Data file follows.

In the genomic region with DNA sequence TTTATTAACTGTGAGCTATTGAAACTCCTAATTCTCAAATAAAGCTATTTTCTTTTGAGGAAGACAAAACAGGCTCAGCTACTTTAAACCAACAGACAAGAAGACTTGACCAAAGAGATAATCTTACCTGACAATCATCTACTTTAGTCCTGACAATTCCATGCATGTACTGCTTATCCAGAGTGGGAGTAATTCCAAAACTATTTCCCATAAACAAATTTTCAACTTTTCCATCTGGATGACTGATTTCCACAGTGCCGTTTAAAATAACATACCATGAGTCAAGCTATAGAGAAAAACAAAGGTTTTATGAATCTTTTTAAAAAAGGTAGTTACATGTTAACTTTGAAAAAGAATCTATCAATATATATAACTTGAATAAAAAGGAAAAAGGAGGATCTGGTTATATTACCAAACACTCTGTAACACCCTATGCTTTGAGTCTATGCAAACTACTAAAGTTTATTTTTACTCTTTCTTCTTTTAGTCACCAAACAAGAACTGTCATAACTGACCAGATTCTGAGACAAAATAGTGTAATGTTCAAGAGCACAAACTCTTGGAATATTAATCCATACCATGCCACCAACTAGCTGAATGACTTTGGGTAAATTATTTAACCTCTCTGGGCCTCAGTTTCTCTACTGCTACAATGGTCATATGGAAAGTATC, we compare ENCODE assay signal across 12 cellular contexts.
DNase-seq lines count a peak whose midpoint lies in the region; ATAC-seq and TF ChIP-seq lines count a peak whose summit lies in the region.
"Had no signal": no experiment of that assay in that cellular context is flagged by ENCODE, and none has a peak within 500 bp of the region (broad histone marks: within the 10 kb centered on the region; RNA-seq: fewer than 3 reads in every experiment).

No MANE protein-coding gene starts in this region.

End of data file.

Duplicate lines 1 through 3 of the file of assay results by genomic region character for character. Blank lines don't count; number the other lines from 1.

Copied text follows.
In the genomic region with DNA sequence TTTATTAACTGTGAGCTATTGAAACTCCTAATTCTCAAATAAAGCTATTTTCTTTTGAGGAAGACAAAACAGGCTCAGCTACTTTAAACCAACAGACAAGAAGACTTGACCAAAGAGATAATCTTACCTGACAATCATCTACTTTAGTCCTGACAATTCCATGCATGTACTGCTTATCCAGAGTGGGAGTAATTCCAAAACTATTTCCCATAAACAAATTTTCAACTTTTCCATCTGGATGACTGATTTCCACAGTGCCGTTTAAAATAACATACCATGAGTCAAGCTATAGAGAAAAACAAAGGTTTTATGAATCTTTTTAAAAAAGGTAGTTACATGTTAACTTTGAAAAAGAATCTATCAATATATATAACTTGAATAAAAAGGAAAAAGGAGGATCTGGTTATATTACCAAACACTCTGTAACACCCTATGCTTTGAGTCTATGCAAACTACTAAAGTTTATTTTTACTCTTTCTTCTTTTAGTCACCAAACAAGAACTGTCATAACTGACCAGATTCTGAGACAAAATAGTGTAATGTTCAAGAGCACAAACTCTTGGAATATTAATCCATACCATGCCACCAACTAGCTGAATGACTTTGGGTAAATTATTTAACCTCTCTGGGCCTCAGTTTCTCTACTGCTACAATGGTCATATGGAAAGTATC, we compare ENCODE assay signal across 12 cellular contexts.
DNase-seq lines count a peak whose midpoint lies in the region; ATAC-seq and TF ChIP-seq lines count a peak whose summit lies in the region.
"Had no signal": no experiment of that assay in that cellular context is flagged by ENCODE, and none has a peak within 500 bp of the region (broad histone marks: within the 10 kb centered on the region; RNA-seq: fewer than 3 reads in every experiment).